100 million vehicles are vulnerable to this hack

Volkswagen has been in the news a lot lately after the whole emissions scandal come to light, but today, Volkswagen is in the news for something different, this time joining the ranks of Jeep and its hacking problem. As it turns out, more than 100 million Volkswagen vehicles are extremely vulnerable to hacking. And, don’t think this is limited to cars just a few models old. If your VW is from the 1995 model year or newer, it’s at risk. The worst part is: You’ll help the hacker break in and won’t even know it. So, how does this work?

It’s actually really simple and takes nothing more than a reasonably affordable transmitter and receiver. According to Wired. the researchers who uncovered this vulnerability at the University of Birmingham used something called an Arduino radio device that costs about $40. Remember that scene from “Gone in 60 Seconds” when the team of car thieves captured the signal from a remote garage door opener? Well, this hack works kind of like that. A hack sits within close proximity to your Volkswagen and waits for you to remotely unlock it. When you do, the device receives the signal. Hackers can then combine this with a cryptographic key to clone the signal and use it later to unlock the car. That’s not it, however. It does get worse.

Right away, you’re probably thinking that that cryptographic key is hard to come by right? Wrong. In fact, VW uses just a handful of keys across its entire lineup of brands under its umbrella, including brands like Audi, Bentley, Porsche, and Seat, among others. What’s more is that if the car is equipped with keyless ignition, a second exploit that has been uncovered previously can then be used to start the car and drive away once it has been unlocked.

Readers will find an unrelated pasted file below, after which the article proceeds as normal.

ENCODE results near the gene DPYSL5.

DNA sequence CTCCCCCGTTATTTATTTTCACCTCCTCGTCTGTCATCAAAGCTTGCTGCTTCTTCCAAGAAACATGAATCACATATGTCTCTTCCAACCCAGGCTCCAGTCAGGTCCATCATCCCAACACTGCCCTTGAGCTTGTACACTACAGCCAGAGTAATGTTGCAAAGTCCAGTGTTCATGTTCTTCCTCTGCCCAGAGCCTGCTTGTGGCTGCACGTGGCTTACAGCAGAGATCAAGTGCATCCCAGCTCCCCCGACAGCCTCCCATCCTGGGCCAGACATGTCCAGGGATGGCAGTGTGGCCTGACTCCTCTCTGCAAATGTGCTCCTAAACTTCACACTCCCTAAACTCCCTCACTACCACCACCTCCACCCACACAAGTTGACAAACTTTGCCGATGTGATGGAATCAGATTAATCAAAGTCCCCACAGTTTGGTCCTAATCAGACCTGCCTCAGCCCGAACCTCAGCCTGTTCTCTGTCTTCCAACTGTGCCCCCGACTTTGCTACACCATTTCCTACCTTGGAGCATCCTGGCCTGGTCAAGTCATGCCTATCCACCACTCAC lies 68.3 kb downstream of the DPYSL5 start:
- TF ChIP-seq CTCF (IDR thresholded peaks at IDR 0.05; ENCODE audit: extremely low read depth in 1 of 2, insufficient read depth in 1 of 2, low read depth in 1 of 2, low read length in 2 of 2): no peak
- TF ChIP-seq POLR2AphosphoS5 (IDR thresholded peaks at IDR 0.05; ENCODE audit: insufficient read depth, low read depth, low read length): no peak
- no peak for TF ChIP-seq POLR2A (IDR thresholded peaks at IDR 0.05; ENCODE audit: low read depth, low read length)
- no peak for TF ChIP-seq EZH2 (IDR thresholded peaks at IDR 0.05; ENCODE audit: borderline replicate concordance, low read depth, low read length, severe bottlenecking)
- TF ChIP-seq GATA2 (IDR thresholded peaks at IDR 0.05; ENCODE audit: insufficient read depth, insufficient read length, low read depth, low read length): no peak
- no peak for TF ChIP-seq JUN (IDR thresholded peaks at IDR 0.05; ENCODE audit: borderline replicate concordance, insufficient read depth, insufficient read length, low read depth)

Keep reading for the rest of the story

Why it Matters

For what it’s worth, brand new Volkswagen models now have their own unique key, which leaves them invulnerable to this hack, but just about anything from 1995 to 2016ish can be hacked using very little technology and a little know-how. The worst part is that Volkswagen probably won’t be able to do much to fix the problem. Going back and correcting that many cars is likely outside of its budget now that everyone and their brothers are suing the brand over its recent scandal. You best bet is to invest in an aftermarket alarm system that will still alert you to a break-in should the car’s security be compromised. I run one with a motion detector that is very sensitive, but I feel safe enough to leave my windows down just about anywhere, as even sticking your hand through the window will set it off. Of course, chances are, someone isn’t looking to break into your Volkswagen, but you never know. Car break-ins and theft happen all the time these days despite manufacturers constant advancements in vehicle security.

Source: Wired

Robert Moore
Editor-in-Chief and Automotive Expert - robert@topsped.com
Robert has been an auto enthusiast his entire life. He started working cars at a young age, learning the basics from his father in the home garage on the weekends. As time went on, Robert became more and more interested in cars and convinced his father to teach him how to drive when he was just 13 years old. Robert continued working on cars in his free time and learned as much as he could about engines, transmissions, and car electrical systems, something that only fed his curiosity more and eventually led him to earn a bachelors degree in automotive technology with a primary focus on engine performance and transmission rebuilding.  Read More
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